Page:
One might ask, exactly how many days have passed since Caesar was assassinated until the time you are reading this? Certainly, if this question can be answered correctly, arriving at the answer is a bit more subtle than most people realize.

The Julian Calendar was essentially version 1.0 of the Western Calendar, and it’s initial deployment had a few teething problems. There was a bit of confusion surrounding what it meant to have a leap day "every fourth year", and as a result leap days occurred every third year until the error was noticed and corrected by Augustus Caesar and his advisers nearly 40 years later. All leap years were suspended for 12 years, to be resumed at the proper interval once the error was corrected.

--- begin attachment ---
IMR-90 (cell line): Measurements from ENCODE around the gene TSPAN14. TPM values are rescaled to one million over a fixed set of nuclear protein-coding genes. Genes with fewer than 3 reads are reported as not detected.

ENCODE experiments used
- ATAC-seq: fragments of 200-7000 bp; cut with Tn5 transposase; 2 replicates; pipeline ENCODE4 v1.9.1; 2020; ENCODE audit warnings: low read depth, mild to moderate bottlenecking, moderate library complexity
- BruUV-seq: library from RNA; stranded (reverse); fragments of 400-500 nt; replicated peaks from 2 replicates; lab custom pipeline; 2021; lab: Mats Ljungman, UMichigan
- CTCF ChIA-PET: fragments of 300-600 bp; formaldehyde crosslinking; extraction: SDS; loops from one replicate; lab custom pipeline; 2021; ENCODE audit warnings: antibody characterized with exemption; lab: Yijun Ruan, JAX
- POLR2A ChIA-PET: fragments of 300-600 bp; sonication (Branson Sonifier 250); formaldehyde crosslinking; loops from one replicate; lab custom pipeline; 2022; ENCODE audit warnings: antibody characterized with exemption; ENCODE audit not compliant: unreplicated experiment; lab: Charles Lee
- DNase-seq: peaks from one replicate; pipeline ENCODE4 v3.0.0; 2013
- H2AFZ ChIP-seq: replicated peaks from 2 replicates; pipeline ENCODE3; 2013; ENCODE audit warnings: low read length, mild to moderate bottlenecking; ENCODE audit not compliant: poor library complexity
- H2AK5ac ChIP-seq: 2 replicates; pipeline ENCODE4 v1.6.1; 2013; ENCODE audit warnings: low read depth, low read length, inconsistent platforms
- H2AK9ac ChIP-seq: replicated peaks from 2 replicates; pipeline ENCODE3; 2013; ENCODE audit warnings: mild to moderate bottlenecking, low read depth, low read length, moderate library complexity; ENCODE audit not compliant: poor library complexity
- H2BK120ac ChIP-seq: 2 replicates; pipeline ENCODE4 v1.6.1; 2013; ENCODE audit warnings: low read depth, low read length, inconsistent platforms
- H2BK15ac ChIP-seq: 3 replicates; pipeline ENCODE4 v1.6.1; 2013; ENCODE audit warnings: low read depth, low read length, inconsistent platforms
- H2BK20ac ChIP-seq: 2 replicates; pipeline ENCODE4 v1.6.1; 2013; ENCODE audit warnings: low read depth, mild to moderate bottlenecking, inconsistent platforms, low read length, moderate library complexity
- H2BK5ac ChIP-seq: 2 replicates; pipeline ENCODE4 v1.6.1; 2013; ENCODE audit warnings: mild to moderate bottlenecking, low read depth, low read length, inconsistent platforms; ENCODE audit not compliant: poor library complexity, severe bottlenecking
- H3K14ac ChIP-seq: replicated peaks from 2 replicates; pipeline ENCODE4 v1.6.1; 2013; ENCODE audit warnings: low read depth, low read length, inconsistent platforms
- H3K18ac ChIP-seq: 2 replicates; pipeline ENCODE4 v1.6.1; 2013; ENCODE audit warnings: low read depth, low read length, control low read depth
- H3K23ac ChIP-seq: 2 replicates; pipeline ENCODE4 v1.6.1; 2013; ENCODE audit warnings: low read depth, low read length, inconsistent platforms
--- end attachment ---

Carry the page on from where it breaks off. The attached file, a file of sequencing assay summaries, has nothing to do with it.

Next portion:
We don’t know exactly when those earliest leap years occurred. It does seem as though there is a single probable answer in the case of Caesar’s assassination, as both of the unfalsified candidate solutions for the early leap years lead to the same answer. However, there are many dates over the subsequent decades that could easily refer to one of two days. In any case, sometime around 1 BC to 4 AD, the Julian calendar stabilized, and for nearly 1600 years afterwards, there is an unambiguous mapping of historical dates to days.

However, the average length of a Julian year was longer than the length of the solar year. Over the next 1500 years the dates on the Julian Calendar drifted noticeably out of sync with the solar year, with the spring equinox (as determined by actual astronomical observations) coming some 10 days too early.